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Mailbag: Kane, Toews future with Blackhawks, Sabres growth

 

Which of these guys will still be with their current teams when the puck drops next October: Patrick Kane, Jonathan Toews, Alex DeBrincat, J.T. Miller, Brock Boeser, Ryan Strome, Mackenzie Blackwood, Jakob Chychrun, John Klingberg, Vladimir Tarasenko and Filip Forsberg? — @jreinitzesq

Yes: Kane, Toews, DeBrincat, Forsberg, Blackwood, Chychrun

No: Miller, Boeser, Strome, Klingberg, Tarasenko

Kane and Toews are still the heartbeat of the Chicago Blackhawks and it makes sense to keep the two three-time Stanley Cup winning forwards while they focus on a rebuild. The only way either is traded is if A) they ask to be traded and B) the Blackhawks can move them, which could be problematic with the NHL salary cap. Each will be entering the last season of his eight-year contract. Kane has more value than Toews at this point because of his production and lack of a significant injury history, but he has also said he wants to stay with the Blackhawks, so they could be looking at an extension for him. The 33-year-old right wing is still their best player, but if he’s amenable to a trade and healthy come the offseason, the Blackhawks could get a lot for him to fuel their rebuild, including a first-round pick in the 2022 NHL Draft, which they don’t have. I still think keeping Kane is the best move for their young players. Moving Toews is harder because he’s not the same player he used to be. Chicago will likely have to retain salary if it trades its captain, but will that be worth it? DeBrincat is a 24-year-old elite goal scorer. You don’t trade those players; you build around them. He has one year left on his contract and I can see him signing an extension before next season begins.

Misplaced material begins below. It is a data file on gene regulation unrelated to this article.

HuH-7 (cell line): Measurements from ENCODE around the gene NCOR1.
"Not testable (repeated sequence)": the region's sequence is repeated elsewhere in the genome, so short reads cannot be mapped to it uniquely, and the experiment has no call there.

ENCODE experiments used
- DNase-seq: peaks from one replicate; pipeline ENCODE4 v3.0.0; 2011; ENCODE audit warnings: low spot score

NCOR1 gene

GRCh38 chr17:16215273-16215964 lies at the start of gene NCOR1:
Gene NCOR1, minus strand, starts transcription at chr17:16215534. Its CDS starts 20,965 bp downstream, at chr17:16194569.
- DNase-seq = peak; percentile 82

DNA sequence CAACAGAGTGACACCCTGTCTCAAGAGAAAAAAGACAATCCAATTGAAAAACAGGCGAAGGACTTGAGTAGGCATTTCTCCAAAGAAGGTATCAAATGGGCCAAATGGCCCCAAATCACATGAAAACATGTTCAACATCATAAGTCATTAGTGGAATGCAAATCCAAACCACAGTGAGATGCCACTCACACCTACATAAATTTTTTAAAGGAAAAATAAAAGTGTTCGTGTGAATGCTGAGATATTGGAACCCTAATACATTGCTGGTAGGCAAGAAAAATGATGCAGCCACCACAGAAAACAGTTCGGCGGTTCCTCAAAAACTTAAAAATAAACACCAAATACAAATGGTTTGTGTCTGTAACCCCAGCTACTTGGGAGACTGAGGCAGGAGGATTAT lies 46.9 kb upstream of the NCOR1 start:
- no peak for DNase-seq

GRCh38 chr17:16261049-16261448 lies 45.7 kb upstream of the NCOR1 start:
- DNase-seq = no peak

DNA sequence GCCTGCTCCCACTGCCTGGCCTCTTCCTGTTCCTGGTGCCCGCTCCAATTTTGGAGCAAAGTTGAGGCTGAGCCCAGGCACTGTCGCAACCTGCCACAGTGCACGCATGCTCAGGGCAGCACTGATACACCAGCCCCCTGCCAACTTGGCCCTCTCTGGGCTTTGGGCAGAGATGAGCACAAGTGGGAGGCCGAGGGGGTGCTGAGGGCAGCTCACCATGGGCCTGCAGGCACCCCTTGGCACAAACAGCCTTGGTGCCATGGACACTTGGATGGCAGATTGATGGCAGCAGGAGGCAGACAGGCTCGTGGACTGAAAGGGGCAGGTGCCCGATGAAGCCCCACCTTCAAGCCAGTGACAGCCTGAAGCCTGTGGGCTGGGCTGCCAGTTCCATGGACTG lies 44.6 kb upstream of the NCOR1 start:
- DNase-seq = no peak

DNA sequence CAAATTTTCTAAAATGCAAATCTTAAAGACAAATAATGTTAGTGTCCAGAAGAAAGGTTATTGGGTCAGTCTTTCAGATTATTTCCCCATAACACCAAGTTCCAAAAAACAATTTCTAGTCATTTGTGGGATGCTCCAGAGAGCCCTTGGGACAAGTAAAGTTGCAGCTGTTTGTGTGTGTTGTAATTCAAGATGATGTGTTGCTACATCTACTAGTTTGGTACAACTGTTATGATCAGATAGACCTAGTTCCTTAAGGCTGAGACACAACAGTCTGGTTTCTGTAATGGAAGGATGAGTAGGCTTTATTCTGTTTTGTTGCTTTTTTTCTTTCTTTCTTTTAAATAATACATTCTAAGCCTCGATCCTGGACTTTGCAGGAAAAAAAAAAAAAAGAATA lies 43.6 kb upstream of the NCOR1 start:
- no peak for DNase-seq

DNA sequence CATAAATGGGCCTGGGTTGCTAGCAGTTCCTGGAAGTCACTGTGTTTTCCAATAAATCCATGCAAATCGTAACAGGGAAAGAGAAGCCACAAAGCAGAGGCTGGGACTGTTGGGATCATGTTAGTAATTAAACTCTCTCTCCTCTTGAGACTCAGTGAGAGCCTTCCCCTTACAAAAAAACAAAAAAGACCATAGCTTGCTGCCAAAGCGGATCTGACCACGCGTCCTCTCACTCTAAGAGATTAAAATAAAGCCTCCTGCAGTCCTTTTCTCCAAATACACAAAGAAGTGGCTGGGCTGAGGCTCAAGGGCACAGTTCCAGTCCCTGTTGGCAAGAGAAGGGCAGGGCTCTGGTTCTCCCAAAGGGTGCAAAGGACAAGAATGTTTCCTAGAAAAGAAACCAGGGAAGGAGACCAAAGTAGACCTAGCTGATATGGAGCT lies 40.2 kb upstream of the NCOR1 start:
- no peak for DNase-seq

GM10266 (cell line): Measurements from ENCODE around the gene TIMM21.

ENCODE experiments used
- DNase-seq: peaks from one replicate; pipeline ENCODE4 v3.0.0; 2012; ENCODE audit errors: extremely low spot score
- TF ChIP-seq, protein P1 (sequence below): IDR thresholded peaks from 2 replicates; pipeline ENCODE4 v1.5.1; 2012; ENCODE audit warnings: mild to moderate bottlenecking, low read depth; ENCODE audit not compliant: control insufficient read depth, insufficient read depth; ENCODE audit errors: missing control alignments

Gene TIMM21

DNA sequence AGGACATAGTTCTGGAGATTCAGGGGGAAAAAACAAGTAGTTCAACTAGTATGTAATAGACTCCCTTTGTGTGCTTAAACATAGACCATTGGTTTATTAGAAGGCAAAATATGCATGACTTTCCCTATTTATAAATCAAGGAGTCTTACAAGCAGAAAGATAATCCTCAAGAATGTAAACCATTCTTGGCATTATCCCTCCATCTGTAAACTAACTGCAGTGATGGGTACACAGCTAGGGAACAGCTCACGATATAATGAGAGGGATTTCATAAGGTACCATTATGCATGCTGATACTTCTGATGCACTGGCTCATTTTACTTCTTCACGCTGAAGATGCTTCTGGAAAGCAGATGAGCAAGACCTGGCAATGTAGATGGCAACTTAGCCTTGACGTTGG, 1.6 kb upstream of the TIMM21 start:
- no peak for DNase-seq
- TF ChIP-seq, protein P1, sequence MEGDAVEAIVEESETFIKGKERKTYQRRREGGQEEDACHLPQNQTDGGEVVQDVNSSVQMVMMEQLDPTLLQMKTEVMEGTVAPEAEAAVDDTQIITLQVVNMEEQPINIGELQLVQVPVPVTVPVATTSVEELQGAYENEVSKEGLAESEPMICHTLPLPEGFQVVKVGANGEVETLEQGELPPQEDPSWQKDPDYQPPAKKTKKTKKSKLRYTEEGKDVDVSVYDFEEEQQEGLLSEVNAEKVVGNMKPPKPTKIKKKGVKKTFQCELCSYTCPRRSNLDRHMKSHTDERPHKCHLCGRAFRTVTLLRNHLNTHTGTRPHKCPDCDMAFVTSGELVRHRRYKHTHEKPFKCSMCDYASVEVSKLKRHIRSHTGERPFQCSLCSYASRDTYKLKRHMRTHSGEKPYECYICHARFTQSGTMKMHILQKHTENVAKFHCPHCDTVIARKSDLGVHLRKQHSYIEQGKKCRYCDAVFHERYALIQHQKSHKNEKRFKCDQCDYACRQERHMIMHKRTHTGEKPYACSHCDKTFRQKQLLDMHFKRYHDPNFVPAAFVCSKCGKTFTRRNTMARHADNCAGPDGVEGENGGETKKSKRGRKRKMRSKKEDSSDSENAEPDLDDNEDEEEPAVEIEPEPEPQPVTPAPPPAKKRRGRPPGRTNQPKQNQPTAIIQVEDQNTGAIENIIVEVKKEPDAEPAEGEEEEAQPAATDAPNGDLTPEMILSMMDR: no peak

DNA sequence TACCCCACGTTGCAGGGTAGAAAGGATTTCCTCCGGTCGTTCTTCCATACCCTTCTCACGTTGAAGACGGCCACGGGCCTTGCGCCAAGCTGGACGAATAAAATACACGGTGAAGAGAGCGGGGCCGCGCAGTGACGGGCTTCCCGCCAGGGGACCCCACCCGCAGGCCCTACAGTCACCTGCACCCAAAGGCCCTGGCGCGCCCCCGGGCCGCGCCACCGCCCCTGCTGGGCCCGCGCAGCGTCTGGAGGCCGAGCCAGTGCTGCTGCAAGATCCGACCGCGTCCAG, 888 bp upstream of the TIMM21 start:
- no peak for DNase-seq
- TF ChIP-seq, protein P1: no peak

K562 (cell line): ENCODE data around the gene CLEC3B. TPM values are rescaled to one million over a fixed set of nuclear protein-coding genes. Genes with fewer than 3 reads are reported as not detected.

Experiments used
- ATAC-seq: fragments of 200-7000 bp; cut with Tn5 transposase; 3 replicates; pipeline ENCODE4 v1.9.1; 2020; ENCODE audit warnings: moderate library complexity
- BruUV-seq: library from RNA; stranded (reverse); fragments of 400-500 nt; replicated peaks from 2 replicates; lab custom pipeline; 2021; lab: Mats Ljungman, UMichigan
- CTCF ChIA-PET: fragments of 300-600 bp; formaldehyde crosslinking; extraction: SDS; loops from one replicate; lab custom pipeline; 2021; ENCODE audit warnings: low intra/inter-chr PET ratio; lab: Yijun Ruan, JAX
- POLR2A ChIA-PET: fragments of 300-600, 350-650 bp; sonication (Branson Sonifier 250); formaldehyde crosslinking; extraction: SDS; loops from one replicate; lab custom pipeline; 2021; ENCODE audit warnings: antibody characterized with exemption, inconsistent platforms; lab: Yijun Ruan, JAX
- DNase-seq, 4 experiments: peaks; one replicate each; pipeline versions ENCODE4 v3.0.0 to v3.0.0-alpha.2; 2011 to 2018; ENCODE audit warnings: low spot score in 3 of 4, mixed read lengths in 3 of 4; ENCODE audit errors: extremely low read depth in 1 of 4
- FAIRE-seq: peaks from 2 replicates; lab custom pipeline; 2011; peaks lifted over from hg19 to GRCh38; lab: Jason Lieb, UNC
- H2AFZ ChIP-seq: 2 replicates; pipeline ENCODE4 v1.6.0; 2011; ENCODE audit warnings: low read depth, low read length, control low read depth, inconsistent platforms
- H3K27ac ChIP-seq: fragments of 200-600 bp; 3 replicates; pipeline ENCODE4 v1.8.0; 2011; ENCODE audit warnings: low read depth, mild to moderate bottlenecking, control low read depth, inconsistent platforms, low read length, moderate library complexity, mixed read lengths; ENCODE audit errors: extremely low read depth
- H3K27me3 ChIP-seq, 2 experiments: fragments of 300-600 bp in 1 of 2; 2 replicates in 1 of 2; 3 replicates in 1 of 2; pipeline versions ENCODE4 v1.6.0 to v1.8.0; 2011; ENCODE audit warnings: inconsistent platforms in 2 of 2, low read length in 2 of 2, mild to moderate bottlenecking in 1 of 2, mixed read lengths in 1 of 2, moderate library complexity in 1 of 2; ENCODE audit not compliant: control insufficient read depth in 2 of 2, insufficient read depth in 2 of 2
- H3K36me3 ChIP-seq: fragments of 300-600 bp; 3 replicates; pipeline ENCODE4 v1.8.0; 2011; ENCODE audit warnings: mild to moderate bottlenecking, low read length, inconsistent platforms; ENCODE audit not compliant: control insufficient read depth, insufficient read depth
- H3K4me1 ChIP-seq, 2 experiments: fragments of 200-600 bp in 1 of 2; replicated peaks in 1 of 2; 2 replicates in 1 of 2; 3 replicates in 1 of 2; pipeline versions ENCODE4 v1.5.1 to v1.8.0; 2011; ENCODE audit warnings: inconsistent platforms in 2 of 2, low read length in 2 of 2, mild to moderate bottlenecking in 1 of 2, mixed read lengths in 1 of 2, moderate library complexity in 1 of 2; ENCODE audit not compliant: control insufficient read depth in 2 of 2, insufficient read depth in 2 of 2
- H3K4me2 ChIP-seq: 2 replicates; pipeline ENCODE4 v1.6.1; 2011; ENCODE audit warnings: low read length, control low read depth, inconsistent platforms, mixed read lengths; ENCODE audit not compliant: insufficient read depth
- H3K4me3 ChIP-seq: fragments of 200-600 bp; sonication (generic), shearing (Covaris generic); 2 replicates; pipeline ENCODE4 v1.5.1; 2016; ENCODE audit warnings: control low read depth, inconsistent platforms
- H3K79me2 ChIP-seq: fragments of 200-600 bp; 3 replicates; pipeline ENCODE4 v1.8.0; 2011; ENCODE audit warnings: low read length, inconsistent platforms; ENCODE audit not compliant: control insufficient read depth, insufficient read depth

I think Forsberg will eventually re-sign with the Nashville Predators. He likely knows what he can get if he becomes an unrestricted free agent after the season, and Nashville knows too. Despite being in position to make the Stanley Cup Playoffs, the Predators would have likely traded Forsberg before the 2022 NHL Trade Deadline if they didn’t think they had a legitimate chance to re-sign him. I think they get it done. 

Blackwood is signed for next season with the New Jersey Devils. He may not be their No. 1 goalie because they need to address that position to make it more secure, but his value isn’t high enough to be moved either after an injury-plagued season. Blackwood hasn’t played since Jan. 19 because of a hip injury. He can be a 1B or a No. 2 for New Jersey depending on who it might get in the offseason.

I never understood the fascination with trading Chychrun from the Arizona Coyotes’ perspective. He’s a 24-year-old defenseman signed for three more seasons and should be a big part of their rebuild. They should be looking to trade some of their seven picks in the first two rounds of the 2022 draft, when three are in the first round, to improve the roster for next season.